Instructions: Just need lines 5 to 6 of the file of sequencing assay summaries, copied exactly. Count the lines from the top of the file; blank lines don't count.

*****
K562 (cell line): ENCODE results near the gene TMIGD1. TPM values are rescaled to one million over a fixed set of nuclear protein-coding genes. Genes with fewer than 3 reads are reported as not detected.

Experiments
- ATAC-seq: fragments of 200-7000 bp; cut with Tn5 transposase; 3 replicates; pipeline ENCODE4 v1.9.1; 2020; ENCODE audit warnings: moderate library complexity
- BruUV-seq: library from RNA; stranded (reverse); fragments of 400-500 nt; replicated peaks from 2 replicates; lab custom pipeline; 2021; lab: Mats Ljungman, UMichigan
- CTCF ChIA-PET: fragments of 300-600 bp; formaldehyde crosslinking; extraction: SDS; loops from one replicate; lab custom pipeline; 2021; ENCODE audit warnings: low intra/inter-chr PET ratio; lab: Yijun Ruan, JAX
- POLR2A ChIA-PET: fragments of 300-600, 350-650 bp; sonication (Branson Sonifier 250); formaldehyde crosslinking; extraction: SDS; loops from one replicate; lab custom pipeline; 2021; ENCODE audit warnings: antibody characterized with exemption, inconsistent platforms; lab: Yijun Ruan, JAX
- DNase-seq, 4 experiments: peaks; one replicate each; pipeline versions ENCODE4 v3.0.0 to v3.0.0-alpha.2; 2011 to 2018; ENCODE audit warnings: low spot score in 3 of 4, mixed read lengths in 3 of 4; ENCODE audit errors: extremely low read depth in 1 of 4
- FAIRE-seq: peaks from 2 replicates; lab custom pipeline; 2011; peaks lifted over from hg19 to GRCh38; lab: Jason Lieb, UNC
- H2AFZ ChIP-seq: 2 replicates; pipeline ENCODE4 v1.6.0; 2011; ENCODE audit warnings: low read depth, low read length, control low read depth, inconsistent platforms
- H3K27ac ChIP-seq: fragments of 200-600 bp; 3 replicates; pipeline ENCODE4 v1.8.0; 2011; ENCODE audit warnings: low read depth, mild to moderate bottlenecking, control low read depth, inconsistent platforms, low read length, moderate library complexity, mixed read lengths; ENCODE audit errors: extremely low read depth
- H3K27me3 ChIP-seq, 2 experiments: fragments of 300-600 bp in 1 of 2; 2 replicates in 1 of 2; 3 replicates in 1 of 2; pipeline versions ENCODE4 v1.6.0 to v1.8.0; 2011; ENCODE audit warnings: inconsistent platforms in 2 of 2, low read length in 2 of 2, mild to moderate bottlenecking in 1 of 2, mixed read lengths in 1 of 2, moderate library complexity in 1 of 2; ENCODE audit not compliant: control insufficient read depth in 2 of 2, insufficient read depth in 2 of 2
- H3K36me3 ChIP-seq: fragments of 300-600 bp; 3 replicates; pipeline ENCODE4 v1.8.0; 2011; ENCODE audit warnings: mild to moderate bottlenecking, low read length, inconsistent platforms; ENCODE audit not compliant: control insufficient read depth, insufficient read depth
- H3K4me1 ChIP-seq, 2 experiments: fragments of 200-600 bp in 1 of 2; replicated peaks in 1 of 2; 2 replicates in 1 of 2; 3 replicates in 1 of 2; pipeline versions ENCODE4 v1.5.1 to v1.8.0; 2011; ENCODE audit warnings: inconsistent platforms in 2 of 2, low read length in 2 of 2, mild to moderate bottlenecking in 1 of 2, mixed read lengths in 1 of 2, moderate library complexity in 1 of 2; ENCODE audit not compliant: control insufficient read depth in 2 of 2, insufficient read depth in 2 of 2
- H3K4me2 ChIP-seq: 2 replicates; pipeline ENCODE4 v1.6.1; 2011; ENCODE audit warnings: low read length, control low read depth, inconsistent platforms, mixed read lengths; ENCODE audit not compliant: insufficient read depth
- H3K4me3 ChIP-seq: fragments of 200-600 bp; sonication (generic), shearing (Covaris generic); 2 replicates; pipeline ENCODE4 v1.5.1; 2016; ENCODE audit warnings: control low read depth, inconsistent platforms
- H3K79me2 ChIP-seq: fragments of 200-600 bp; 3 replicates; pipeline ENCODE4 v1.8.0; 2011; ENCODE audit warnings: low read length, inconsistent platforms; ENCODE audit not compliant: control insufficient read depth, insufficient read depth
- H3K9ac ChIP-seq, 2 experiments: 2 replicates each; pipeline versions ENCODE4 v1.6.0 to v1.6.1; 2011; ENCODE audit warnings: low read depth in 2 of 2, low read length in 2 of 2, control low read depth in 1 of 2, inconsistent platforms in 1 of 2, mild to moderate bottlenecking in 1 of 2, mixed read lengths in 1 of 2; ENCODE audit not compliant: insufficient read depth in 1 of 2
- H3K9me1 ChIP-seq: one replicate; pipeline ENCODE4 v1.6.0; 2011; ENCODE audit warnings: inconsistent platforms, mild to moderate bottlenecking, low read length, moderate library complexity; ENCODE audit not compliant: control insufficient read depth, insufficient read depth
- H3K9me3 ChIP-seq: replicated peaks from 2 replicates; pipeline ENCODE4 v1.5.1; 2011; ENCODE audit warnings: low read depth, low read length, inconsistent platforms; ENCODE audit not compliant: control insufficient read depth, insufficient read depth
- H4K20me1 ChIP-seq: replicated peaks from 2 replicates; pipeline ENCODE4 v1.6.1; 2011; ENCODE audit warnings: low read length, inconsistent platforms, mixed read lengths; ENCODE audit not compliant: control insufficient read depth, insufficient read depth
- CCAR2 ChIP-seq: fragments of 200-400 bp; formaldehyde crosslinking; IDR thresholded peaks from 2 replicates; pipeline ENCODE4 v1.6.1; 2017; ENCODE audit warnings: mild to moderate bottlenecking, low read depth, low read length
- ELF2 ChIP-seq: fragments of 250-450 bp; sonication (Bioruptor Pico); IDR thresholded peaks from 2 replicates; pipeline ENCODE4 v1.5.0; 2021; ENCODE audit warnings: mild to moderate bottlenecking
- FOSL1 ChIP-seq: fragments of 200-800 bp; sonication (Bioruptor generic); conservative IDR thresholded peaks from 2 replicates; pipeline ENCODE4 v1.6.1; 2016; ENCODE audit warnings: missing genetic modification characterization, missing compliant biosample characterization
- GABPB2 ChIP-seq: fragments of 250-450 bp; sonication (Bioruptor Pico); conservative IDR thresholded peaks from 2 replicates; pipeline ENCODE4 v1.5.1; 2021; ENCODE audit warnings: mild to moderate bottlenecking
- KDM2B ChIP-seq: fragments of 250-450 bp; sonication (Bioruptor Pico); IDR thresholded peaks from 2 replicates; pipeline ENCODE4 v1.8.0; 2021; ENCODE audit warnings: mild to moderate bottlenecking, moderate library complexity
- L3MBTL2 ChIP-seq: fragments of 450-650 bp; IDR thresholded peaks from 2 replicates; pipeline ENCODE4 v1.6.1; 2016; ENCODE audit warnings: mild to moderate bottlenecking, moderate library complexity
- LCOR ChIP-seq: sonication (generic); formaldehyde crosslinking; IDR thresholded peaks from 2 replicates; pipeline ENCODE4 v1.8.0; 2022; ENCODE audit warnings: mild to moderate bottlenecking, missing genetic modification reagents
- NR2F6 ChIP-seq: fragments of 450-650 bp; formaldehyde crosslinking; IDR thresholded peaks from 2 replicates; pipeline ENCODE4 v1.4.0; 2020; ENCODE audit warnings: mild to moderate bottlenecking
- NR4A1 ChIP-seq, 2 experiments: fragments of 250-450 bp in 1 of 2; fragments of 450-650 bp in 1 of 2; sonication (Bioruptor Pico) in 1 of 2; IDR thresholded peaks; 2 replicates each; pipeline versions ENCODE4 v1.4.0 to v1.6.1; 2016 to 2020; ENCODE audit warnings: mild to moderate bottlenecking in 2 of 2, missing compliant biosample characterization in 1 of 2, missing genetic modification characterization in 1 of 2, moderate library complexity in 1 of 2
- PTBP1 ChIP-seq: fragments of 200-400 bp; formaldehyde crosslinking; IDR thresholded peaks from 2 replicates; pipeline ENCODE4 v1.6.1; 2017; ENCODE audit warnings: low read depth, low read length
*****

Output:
- CTCF ChIA-PET: fragments of 300-600 bp; formaldehyde crosslinking; extraction: SDS; loops from one replicate; lab custom pipeline; 2021; ENCODE audit warnings: low intra/inter-chr PET ratio; lab: Yijun Ruan, JAX
- POLR2A ChIA-PET: fragments of 300-600, 350-650 bp; sonication (Branson Sonifier 250); formaldehyde crosslinking; extraction: SDS; loops from one replicate; lab custom pipeline; 2021; ENCODE audit warnings: antibody characterized with exemption, inconsistent platforms; lab: Yijun Ruan, JAX